As a first step in helping a person engaged in advance care planning, physicians and other health care providers must determine if the person is capable of making health care decisions
Legally, people are presumed capable unless proven otherwise. To be deemed capable of making health care decisions, a person must:
- UNDERSTAND: a person must be able to grasp and retain the relevant information to the decision at hand. If doubts about the person’s ability to understand arise, the following questions must be explored:
- Has the person been given the relevant information in language appropriate to their level of understanding and in their language of fluency?
- Has the person been educated about his/her illness and the treatment alternatives AND been given opportunities to ask any questions he/she may have?
- Does the person understand that he/she has a choice and what each alternative involves and its risks and benefits?
- Can the person remember the information long enough to reach a decision?
- Can he/she remember the choices he/she has previously made and be consistent in his/her decision-making over time?
- APPRECIATE: a person must be able to grasp how a given treatment will affect him/her personally. Moreover, he/she must be able to show that his/her reasoning is based in reality. If doubts as to the abilities of a person to appreciate the information he/she has been given arise, the following questions should be explored:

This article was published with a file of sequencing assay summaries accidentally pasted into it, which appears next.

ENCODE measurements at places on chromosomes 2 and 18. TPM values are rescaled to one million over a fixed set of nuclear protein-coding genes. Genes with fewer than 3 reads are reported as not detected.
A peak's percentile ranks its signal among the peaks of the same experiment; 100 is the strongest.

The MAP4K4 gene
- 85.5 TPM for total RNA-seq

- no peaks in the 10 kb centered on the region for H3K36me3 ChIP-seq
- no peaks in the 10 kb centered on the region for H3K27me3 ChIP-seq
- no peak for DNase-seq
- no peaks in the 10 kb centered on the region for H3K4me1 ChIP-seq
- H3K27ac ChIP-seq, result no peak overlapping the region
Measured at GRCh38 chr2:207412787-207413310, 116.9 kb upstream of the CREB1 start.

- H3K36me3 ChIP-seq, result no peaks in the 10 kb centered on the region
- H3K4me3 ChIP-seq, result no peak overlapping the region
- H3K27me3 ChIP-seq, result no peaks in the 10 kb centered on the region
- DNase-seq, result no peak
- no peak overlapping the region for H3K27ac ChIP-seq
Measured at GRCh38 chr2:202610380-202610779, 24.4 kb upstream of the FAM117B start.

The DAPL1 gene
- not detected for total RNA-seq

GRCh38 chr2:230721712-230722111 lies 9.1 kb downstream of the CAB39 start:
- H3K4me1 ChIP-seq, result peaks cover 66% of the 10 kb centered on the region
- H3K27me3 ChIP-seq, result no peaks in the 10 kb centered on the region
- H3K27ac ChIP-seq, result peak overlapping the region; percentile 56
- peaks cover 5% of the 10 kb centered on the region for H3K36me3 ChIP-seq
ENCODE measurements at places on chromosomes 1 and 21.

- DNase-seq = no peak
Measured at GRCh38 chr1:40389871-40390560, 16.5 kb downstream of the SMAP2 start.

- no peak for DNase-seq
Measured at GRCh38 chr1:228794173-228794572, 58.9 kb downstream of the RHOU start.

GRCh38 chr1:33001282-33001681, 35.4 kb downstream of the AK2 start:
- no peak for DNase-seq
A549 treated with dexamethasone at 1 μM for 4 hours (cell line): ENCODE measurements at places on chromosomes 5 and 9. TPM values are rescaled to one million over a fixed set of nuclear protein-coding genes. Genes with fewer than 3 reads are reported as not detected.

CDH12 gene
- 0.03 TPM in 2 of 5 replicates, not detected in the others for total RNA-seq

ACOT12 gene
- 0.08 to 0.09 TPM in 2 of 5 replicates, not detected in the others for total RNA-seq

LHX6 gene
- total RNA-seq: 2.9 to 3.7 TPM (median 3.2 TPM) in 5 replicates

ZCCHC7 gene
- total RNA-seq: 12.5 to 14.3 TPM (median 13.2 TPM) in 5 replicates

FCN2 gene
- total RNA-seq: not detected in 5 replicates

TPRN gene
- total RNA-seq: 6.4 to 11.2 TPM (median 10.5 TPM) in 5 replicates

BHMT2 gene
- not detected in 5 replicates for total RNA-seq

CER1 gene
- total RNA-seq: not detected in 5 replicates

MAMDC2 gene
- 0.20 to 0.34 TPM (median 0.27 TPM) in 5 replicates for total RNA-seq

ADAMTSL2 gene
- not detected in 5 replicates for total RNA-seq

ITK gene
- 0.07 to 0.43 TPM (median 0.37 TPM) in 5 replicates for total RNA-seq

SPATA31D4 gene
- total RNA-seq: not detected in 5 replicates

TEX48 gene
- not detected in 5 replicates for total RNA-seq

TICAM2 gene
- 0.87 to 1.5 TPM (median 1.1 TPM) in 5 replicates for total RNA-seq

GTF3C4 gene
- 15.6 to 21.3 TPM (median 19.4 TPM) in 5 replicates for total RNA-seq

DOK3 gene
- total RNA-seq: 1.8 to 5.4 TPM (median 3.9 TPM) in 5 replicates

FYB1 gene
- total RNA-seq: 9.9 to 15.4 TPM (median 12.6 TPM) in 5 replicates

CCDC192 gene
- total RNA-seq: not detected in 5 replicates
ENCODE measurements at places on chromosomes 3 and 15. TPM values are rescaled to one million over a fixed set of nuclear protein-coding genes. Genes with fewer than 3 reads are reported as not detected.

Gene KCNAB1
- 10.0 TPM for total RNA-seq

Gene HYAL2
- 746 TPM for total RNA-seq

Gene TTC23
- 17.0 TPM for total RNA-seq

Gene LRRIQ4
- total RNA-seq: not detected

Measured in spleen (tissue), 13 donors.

- Does the person understand how the risks and benefits of a given treatment and the available alternatives will affect him/her personally in his/her current situation?
- How did he/she arrive at his/her decision? Was the decision reasoned, based in reality and consistent with the person’s previously expressed values and beliefs? If a person’s reasoning seems strange, physicians/clinicians may seek to explore it in the context of appropriate religious and cultural background.
- Capacity may be transient and change over time. Reversible causes must be ruled out/treated and capacity must reassessed.
- If a person seems to be incapable because he/she either doesn’t understand or doesn’t appreciate the treatment options and their risks and benefits, he/she will need a formal capacity assessment.
- One such tool to help health care providers perform a specific capacity is the Aid to Capacity Evaluation (ACE) developed by Dr. E. Etchells and available through the University of Toronto Joint Centre for Bioethics website.
- In cases where you, as the person’s physician, are uncertain of his/her capacity, these specific capacity assessments can be done by psychiatrists, psychologists, nurses, social workers, bioethics committees or by Consent and Capacity Review Boards.